When hurricane Mitch nearly wiped Honduras off the map, Cuba had no diplomatic relations with that country, still hundreds of Cuban healthcare personnel were sent to help and are still there, many years after.
Recently, Pakistan was ravished by a monstrous earthquake that killed and wounded tens of thousands of its citizens. Hundreds of Cuban healthcare professionals who came to their assistance were greeted by the most hostile geographical environment they had ever seen, with freezing temperature and a near insurmountable language barrier, only to excel and earn the respect and gratitude of that nation.
In the year 2004 and with the financial support of the Bolivarian Government of Venezuela, Cuba started a massive eye surgery project throughout the Caribbean and Latin America known as Operation Miracle. So far, over 900,000 people have had their eye sight restored, of a goal of millions through 2016.
Among the thousands of Bolivian citizens who have benefited from this project is Andres Teran, a retired sub-officer with the Bolivian Army who was blind, living in abject poverty and hiding a horrendous personal history. While acting under the instruction of Felix Rodriguez, a Cuban-American CIA operative in charge of hunting down guerilla leader Ernesto Che Guevara, who was ambushed, wounded in battle, captured and held prisoner in a school in la Higuera, Bolivia, where Teran was ordered to murder him in cold blood, by riddling his body with bullets.
These examples, which are less than the tip of the iceberg of Cuba’s 45 plus years of giving, helping everyone in need, irrespective of their geographical location, race, religion, ethnicity, political or social orientation, would pre-suppose coming from a wealthy country, in which, all of its people basic needs were addressed.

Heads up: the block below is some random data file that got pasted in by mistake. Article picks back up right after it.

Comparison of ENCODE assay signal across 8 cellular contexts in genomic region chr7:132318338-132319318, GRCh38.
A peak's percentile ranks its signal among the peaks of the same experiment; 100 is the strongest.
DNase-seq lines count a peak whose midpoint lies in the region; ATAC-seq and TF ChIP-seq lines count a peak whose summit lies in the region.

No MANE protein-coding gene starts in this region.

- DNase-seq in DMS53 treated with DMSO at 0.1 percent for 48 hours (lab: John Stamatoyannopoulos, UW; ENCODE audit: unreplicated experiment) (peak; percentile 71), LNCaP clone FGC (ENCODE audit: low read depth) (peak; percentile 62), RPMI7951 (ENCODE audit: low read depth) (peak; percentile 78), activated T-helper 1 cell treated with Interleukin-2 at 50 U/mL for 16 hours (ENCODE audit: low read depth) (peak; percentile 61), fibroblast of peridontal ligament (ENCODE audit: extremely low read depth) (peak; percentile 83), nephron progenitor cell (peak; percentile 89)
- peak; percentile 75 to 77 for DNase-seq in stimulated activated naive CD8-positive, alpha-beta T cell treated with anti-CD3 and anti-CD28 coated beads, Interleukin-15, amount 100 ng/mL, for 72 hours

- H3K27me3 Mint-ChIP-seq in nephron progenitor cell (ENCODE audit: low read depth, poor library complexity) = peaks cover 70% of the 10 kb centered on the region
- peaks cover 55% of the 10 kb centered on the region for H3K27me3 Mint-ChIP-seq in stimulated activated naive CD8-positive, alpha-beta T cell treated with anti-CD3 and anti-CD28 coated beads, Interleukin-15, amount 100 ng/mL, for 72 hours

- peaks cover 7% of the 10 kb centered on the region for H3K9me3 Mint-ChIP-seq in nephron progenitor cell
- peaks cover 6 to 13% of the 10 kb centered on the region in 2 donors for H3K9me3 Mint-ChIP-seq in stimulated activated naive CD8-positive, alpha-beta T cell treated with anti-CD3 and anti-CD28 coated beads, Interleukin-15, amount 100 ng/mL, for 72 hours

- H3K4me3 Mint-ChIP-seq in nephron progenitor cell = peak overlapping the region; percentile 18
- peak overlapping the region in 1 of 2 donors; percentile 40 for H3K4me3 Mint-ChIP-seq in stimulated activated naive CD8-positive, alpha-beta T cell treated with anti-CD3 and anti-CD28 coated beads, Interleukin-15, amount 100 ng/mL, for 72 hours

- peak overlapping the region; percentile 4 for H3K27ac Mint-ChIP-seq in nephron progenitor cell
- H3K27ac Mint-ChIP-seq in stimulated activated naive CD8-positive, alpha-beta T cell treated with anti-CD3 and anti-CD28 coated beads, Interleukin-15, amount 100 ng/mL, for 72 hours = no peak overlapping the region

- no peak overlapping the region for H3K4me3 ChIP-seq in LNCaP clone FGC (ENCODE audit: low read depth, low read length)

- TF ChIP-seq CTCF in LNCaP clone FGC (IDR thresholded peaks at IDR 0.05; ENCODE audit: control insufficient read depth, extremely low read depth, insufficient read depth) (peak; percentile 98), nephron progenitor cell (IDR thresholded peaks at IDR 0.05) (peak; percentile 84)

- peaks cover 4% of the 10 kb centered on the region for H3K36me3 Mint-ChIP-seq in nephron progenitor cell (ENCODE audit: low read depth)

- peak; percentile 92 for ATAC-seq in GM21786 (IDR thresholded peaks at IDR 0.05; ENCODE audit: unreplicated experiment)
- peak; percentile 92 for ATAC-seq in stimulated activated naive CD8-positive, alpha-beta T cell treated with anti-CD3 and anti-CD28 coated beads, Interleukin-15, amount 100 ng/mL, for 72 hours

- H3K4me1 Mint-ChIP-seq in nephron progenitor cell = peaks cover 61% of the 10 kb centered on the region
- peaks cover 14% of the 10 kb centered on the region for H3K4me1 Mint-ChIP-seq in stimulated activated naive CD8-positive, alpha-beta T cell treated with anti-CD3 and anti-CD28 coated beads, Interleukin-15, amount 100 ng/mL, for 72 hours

For decades, the Cuban people endured all sorts of unsatisfied material and social needs, while they found solace in their enormous sense of giving, volunteering for the most difficult tasks, the furthest assignment from home and even the riskiest of chores. In so doing, many suffered physical harm or paid the ultimate price. A diploma, a certificate, a medal or a public acknowledgement, was all that was expected. Money or any other personal material reward was out of the question.
Those were the beautiful, honest, idealistic and altruistic years of 60 and 70s, full of Revolutionary fervor, when milk crates and bread bags were left before dawn in front of the grocery store and no one dared to touch it.
Those were the years when the first 2100 university students from across the country receiving scholarships, moved into three, twenty story apartment buildings with no locks on the doors or closets…. and nothing ever got lost.
Those were the years when most professors at the University would hand out their exams, ask if there was any question that was not clear, would leave students by themselves, return three hours after at the end of the allotted time, pick up all exams, knowing, that no one had dared to cheat.
Those were the years when passengers at all bus stops, asked for the last in line, would not enter through the back door, but if they felt compelled to do so, they would kindly ask those on board to pass on their coin and drop it into the collection bin.
Those were the days, when every administrator having to distribute an insufficient amount of a given item among his workers, had to be prepared for a heated discussion among workers, trying to determine those who needed it most.
That was then. Further on, I will speculate a bit and give my own assessment of how we got to where we are today.
To be continued…..